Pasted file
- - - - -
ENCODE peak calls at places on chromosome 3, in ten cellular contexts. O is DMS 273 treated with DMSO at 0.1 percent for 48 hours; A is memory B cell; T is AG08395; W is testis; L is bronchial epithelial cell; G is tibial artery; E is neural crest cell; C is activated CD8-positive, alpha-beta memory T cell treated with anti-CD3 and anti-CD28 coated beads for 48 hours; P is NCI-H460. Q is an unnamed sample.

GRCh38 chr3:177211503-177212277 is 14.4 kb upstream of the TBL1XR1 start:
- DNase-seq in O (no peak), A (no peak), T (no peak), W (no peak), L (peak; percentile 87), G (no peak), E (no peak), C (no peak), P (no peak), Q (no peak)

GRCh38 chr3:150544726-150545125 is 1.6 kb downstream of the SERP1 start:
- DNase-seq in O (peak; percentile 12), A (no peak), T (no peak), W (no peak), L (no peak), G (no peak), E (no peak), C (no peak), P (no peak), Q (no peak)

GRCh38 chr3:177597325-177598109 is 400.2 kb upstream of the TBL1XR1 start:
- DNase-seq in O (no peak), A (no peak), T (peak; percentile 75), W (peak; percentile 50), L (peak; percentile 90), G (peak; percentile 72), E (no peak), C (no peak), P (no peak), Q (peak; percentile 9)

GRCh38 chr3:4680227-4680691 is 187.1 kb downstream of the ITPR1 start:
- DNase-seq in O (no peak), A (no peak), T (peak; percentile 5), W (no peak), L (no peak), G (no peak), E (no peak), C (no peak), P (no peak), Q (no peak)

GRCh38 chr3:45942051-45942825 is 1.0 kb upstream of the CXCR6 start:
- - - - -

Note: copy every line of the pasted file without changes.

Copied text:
ENCODE peak calls at places on chromosome 3, in ten cellular contexts. O is DMS 273 treated with DMSO at 0.1 percent for 48 hours; A is memory B cell; T is AG08395; W is testis; L is bronchial epithelial cell; G is tibial artery; E is neural crest cell; C is activated CD8-positive, alpha-beta memory T cell treated with anti-CD3 and anti-CD28 coated beads for 48 hours; P is NCI-H460. Q is an unnamed sample.

GRCh38 chr3:177211503-177212277 is 14.4 kb upstream of the TBL1XR1 start:
- DNase-seq in O (no peak), A (no peak), T (no peak), W (no peak), L (peak; percentile 87), G (no peak), E (no peak), C (no peak), P (no peak), Q (no peak)

GRCh38 chr3:150544726-150545125 is 1.6 kb downstream of the SERP1 start:
- DNase-seq in O (peak; percentile 12), A (no peak), T (no peak), W (no peak), L (no peak), G (no peak), E (no peak), C (no peak), P (no peak), Q (no peak)

GRCh38 chr3:177597325-177598109 is 400.2 kb upstream of the TBL1XR1 start:
- DNase-seq in O (no peak), A (no peak), T (peak; percentile 75), W (peak; percentile 50), L (peak; percentile 90), G (peak; percentile 72), E (no peak), C (no peak), P (no peak), Q (peak; percentile 9)

GRCh38 chr3:4680227-4680691 is 187.1 kb downstream of the ITPR1 start:
- DNase-seq in O (no peak), A (no peak), T (peak; percentile 5), W (no peak), L (no peak), G (no peak), E (no peak), C (no peak), P (no peak), Q (no peak)

GRCh38 chr3:45942051-45942825 is 1.0 kb upstream of the CXCR6 start: